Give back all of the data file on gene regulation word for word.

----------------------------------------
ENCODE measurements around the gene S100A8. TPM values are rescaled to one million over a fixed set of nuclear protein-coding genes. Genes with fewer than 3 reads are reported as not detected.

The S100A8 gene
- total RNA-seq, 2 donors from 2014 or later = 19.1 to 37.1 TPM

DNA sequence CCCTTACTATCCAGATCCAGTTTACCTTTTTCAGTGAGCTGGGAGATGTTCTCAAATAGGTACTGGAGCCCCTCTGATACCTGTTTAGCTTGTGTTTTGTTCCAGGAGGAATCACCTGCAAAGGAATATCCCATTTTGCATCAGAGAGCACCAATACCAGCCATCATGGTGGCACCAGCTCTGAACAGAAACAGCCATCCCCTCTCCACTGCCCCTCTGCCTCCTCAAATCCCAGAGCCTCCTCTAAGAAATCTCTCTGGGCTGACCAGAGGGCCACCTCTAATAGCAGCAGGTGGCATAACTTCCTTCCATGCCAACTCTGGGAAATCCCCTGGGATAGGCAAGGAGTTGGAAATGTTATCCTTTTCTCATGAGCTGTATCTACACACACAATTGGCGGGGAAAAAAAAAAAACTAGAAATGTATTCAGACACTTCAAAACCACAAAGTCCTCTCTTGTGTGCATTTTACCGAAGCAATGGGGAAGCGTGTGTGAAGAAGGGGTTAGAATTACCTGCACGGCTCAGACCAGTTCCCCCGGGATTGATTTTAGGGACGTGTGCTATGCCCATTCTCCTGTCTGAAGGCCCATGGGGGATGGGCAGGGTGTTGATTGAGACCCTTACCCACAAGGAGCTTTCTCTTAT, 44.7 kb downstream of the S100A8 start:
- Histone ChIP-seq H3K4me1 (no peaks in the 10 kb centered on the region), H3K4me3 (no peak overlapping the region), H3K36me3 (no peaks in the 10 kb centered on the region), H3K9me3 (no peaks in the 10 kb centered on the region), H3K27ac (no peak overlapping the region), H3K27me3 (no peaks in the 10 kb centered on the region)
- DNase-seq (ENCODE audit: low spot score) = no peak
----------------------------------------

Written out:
ENCODE measurements around the gene S100A8. TPM values are rescaled to one million over a fixed set of nuclear protein-coding genes. Genes with fewer than 3 reads are reported as not detected.

The S100A8 gene
- total RNA-seq, 2 donors from 2014 or later = 19.1 to 37.1 TPM

DNA sequence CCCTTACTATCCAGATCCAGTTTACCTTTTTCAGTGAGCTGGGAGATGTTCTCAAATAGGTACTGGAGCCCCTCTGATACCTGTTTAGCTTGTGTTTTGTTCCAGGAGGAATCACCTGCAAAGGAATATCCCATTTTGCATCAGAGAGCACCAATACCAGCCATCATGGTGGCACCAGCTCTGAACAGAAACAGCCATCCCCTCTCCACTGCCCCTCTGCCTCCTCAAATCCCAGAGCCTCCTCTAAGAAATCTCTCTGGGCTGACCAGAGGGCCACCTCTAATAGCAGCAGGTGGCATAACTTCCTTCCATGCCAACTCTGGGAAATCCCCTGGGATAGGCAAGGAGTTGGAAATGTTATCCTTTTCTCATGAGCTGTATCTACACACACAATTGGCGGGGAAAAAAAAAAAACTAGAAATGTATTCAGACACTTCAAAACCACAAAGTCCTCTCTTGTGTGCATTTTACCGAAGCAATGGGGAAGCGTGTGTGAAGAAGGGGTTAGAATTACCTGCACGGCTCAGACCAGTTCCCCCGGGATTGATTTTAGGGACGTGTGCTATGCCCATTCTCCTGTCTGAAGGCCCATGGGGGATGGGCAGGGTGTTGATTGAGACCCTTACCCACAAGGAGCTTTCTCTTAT, 44.7 kb downstream of the S100A8 start:
- Histone ChIP-seq H3K4me1 (no peaks in the 10 kb centered on the region), H3K4me3 (no peak overlapping the region), H3K36me3 (no peaks in the 10 kb centered on the region), H3K9me3 (no peaks in the 10 kb centered on the region), H3K27ac (no peak overlapping the region), H3K27me3 (no peaks in the 10 kb centered on the region)
- DNase-seq (ENCODE audit: low spot score) = no peak